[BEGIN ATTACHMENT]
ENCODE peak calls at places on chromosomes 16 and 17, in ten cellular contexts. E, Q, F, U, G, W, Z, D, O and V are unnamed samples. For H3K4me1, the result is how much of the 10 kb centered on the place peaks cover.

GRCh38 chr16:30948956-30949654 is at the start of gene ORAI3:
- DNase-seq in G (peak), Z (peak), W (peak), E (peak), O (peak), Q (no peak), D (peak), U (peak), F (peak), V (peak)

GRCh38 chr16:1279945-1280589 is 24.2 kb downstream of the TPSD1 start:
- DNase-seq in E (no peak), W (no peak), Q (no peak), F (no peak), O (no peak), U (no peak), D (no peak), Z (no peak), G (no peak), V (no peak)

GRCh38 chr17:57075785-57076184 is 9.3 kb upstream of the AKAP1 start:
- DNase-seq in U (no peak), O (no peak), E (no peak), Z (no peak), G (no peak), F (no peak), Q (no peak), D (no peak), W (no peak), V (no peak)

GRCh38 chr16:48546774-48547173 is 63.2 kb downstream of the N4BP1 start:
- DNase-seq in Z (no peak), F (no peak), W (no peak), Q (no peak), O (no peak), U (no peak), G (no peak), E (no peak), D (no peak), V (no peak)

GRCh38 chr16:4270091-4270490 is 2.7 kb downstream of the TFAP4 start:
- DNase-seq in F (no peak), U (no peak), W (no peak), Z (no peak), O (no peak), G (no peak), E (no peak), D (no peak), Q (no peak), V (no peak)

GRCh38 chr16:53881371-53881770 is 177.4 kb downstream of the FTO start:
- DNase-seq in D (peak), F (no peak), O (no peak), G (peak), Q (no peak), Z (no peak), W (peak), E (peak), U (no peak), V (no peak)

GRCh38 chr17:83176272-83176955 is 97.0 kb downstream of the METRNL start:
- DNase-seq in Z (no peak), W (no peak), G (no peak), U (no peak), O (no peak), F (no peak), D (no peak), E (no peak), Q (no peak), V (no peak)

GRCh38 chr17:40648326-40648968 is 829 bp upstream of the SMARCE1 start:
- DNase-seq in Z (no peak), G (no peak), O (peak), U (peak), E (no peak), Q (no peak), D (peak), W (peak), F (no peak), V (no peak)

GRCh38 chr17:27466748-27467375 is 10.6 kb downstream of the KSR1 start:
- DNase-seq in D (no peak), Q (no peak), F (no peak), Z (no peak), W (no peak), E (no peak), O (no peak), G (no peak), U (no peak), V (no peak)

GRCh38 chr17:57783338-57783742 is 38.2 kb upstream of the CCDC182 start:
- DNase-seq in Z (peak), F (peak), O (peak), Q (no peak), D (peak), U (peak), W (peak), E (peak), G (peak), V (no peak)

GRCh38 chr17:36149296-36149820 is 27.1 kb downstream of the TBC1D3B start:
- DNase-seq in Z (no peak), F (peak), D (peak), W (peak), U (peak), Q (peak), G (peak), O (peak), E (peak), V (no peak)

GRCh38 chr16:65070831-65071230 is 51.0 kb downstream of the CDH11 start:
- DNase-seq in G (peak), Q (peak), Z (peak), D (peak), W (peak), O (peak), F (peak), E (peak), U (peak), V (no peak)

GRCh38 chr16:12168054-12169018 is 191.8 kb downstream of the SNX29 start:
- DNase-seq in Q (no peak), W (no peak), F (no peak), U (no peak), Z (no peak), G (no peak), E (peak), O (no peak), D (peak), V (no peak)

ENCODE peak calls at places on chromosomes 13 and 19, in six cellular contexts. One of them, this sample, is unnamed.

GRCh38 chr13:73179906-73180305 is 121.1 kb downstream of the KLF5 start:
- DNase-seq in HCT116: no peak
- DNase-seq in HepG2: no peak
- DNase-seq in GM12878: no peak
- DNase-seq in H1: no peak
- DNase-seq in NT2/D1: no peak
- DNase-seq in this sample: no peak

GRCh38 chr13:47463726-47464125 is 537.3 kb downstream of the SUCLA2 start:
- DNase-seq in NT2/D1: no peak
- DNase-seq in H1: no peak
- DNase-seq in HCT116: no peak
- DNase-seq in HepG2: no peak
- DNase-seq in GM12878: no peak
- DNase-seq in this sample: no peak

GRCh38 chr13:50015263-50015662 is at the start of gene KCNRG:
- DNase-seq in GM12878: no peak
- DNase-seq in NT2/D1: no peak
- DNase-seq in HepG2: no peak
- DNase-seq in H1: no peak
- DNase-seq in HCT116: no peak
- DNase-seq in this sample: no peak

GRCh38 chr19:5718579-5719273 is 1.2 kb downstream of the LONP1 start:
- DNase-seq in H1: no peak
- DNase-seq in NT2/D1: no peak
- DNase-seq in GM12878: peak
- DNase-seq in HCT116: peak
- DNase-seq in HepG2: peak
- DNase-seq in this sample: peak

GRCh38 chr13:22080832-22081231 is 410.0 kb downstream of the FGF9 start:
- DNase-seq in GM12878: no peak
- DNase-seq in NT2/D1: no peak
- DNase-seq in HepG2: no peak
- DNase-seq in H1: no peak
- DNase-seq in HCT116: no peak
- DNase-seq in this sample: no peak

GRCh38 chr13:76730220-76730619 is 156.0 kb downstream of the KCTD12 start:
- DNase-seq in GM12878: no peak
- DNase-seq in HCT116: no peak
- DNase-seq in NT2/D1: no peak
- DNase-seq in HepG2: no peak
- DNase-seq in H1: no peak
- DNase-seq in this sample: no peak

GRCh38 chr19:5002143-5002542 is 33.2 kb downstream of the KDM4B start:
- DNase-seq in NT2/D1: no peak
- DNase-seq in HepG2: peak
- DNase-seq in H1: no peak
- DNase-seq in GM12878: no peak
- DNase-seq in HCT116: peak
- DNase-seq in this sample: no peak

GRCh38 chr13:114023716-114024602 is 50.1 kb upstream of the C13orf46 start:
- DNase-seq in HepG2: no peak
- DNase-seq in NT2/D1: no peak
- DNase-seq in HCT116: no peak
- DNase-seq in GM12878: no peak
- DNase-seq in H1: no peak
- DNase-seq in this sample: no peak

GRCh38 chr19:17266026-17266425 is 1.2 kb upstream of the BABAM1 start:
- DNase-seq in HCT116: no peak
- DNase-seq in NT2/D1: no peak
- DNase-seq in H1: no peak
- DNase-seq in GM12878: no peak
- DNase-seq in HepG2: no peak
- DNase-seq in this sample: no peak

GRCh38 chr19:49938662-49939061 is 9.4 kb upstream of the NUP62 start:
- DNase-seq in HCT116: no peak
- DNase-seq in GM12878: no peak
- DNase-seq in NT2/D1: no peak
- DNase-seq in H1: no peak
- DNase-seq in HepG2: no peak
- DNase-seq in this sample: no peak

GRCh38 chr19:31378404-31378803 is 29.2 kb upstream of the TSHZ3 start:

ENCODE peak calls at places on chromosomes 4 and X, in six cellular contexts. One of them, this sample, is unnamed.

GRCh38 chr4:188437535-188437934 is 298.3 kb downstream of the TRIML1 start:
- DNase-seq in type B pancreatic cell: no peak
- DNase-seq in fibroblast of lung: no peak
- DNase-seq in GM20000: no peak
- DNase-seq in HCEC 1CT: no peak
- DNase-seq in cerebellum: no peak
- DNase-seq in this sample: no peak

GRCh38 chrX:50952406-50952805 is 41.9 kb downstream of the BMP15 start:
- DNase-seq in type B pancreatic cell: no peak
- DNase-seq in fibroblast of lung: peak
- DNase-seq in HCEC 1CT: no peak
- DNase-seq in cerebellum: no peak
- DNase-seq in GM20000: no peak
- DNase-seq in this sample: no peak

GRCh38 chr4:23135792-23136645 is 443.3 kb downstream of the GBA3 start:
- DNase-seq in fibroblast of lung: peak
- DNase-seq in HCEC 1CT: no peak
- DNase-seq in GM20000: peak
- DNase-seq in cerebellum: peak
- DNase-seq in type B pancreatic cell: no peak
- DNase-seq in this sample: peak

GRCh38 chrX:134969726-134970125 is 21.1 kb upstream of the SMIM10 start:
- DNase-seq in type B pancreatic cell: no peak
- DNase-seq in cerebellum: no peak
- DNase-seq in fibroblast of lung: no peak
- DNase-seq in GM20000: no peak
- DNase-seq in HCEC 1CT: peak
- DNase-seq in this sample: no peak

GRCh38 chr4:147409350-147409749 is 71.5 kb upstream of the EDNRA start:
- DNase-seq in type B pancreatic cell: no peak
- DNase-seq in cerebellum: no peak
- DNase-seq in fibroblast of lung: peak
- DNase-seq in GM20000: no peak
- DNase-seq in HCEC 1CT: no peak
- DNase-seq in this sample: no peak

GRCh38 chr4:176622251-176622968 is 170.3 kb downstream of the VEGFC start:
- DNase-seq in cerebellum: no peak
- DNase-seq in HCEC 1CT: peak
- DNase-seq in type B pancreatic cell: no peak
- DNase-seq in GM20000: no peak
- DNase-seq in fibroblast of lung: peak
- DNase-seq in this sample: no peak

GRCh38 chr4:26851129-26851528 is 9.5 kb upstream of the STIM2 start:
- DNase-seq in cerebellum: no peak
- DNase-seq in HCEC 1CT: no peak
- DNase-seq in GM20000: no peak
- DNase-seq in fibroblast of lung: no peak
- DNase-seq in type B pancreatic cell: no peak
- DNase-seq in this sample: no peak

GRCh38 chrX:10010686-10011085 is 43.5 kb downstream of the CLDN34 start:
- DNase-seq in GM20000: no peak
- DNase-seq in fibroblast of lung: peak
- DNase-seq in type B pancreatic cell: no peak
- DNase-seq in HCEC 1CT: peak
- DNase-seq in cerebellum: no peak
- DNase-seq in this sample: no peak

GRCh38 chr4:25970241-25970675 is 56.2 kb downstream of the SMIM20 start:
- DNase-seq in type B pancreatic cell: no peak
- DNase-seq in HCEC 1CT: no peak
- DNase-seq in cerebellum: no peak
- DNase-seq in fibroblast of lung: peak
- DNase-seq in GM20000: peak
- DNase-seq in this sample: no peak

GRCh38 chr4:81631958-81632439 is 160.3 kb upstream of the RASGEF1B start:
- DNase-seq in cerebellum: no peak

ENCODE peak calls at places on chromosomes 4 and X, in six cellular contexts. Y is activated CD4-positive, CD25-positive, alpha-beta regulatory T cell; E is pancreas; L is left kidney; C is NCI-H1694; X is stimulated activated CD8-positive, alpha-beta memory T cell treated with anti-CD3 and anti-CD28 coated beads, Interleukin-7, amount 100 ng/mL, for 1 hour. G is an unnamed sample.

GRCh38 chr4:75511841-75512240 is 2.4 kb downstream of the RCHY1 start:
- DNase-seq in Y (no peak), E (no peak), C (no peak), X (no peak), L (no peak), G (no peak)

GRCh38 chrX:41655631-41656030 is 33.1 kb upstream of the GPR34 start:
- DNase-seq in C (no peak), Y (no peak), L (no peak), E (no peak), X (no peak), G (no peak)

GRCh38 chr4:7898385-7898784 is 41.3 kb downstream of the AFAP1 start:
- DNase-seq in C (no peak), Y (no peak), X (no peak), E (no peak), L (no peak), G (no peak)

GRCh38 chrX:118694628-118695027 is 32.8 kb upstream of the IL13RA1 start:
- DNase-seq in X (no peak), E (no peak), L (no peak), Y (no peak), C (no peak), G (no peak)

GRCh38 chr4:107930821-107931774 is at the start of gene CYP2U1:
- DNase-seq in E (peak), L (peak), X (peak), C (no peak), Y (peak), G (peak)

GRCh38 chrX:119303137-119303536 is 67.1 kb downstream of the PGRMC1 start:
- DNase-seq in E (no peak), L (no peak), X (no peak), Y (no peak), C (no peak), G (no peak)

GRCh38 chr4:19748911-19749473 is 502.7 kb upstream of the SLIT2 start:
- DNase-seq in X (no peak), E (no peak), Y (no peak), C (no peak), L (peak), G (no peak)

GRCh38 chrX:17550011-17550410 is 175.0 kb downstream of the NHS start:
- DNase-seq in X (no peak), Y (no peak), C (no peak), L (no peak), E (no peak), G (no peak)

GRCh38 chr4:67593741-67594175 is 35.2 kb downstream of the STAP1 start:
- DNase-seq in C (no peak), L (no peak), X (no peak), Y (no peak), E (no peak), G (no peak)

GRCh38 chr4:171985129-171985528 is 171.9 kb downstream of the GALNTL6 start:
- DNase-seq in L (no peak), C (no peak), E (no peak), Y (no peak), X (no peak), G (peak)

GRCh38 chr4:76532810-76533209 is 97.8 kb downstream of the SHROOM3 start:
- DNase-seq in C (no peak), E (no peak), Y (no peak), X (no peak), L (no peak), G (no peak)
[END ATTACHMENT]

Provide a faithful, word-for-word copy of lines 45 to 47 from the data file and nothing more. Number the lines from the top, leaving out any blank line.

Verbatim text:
- DNase-seq in NT2/D1: no peak
- DNase-seq in HepG2: no peak
- DNase-seq in H1: no peak